Send lower primary school children home to help curb spread – Virologist


As Coronavirus cases in schools rise, a virologist has called on the government to firmly close down pre-schools, kindergartens, and lower primary schools as a measure to control the spread.

Dr. Michael Owusu of the Kumasi Center for Collaborative Research said this move will be one in the right direction, helping substantially to slow down the rate of spread in the country.

“If we have to tackle schools, I don’t think that closure of all schools is necessary but we may begin by looking at the kindergarten and lower primary as it is extremely difficult to fully implement the protocol,” he said.

Dr. Owusu was speaking on JoyNews Prime, reports

However, a lecturer at the Global Health Department of the Kwame Nkrumah University of Science and Technology (KNUST), Dr. John Amuasi, disagrees.

In his assertion, available data in Ghana and elsewhere suggests that the virus’ spread in schools is relatively low in the scheme of things except for the known threats associated with social gathering.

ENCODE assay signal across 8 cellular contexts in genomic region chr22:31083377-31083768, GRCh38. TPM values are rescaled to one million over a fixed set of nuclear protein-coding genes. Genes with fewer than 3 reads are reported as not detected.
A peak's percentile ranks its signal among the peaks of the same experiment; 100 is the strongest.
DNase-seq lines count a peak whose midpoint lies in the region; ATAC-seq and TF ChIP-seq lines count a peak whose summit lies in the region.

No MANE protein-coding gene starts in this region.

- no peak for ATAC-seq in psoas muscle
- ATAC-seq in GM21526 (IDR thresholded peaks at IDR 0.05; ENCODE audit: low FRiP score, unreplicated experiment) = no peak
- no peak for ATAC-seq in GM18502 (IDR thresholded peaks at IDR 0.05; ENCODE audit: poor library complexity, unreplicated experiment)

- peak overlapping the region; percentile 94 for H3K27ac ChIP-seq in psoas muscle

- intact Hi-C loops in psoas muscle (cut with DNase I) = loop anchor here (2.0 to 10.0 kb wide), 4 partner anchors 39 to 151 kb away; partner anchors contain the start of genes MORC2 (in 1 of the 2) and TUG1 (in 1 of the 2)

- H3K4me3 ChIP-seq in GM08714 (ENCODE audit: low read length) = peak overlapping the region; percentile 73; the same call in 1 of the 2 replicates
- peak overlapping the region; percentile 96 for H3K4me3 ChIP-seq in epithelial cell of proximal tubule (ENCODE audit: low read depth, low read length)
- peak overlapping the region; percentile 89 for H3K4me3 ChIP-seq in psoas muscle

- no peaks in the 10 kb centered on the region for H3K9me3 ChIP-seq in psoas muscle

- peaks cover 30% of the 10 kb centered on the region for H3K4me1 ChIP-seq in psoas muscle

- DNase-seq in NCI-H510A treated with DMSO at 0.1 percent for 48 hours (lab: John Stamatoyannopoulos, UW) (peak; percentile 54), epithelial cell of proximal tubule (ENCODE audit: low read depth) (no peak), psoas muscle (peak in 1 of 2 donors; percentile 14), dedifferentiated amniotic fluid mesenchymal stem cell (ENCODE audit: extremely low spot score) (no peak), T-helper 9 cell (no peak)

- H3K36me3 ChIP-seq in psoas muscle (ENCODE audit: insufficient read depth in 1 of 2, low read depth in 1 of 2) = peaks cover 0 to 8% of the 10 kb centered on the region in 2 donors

“For me, rather than focusing the efforts on random sampling within the schools, I will continue to trumpet the need for random sampling at the community level because this is what will allow us to measure the real rate of spread at the national level,” he said on February 1.

He further explained that “If you measure the rate of spread at the school level, it does not provide significant information for decision making because these are the same people that move back home and then infect their parent, grandparents and who they meet.”

Several calls have been made since schools resumed in January, for the closure of especially all classes in the lower primary level of schools, with fears that the protocols will not be properly adhered to by the children.

Only yesterday, reports from the Akosombo International School showed that some 79 people (74 students and 5 staff) had contracted the virus.

Currently, Ghana has a total of 72,328 confirmed cases after conducting 805,652 tests since the virus first entered the country in mid-March 2020.

A total of 65,149 have recovered while the death stats are at 472.


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Ngamegbulam C. S

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